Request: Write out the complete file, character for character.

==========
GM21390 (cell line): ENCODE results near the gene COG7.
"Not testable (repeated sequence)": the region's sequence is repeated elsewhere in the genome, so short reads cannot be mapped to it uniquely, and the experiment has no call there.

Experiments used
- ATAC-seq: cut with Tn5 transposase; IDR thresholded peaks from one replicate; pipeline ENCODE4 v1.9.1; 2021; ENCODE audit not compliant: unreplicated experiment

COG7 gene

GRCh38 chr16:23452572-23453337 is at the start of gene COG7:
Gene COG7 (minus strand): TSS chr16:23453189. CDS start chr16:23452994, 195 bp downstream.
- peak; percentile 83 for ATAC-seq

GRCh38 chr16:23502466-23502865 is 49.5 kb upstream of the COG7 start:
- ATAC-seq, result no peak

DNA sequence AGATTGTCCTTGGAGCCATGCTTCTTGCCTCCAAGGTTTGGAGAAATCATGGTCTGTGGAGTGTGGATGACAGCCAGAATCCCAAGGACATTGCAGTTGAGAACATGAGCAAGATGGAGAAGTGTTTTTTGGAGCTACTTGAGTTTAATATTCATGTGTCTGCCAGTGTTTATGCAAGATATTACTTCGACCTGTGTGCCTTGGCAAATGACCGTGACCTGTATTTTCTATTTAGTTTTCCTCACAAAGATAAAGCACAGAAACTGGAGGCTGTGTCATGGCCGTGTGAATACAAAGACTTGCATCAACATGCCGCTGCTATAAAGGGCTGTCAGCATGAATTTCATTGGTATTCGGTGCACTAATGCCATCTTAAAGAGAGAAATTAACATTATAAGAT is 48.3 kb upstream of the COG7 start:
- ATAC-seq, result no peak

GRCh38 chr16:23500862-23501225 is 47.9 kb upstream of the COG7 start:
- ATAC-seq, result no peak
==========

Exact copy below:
GM21390 (cell line): ENCODE results near the gene COG7.
"Not testable (repeated sequence)": the region's sequence is repeated elsewhere in the genome, so short reads cannot be mapped to it uniquely, and the experiment has no call there.

Experiments used
- ATAC-seq: cut with Tn5 transposase; IDR thresholded peaks from one replicate; pipeline ENCODE4 v1.9.1; 2021; ENCODE audit not compliant: unreplicated experiment

COG7 gene

GRCh38 chr16:23452572-23453337 is at the start of gene COG7:
Gene COG7 (minus strand): TSS chr16:23453189. CDS start chr16:23452994, 195 bp downstream.
- peak; percentile 83 for ATAC-seq

GRCh38 chr16:23502466-23502865 is 49.5 kb upstream of the COG7 start:
- ATAC-seq, result no peak

DNA sequence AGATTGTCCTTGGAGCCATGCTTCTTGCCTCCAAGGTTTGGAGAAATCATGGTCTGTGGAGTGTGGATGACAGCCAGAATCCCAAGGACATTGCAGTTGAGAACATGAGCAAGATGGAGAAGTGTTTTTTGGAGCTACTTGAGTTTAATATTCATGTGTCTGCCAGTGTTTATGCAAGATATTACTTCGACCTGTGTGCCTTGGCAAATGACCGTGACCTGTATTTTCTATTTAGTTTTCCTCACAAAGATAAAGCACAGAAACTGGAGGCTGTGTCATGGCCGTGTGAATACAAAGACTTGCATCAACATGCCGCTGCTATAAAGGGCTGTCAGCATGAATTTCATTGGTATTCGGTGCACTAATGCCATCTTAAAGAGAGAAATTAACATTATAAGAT is 48.3 kb upstream of the COG7 start:
- ATAC-seq, result no peak

GRCh38 chr16:23500862-23501225 is 47.9 kb upstream of the COG7 start:
- ATAC-seq, result no peak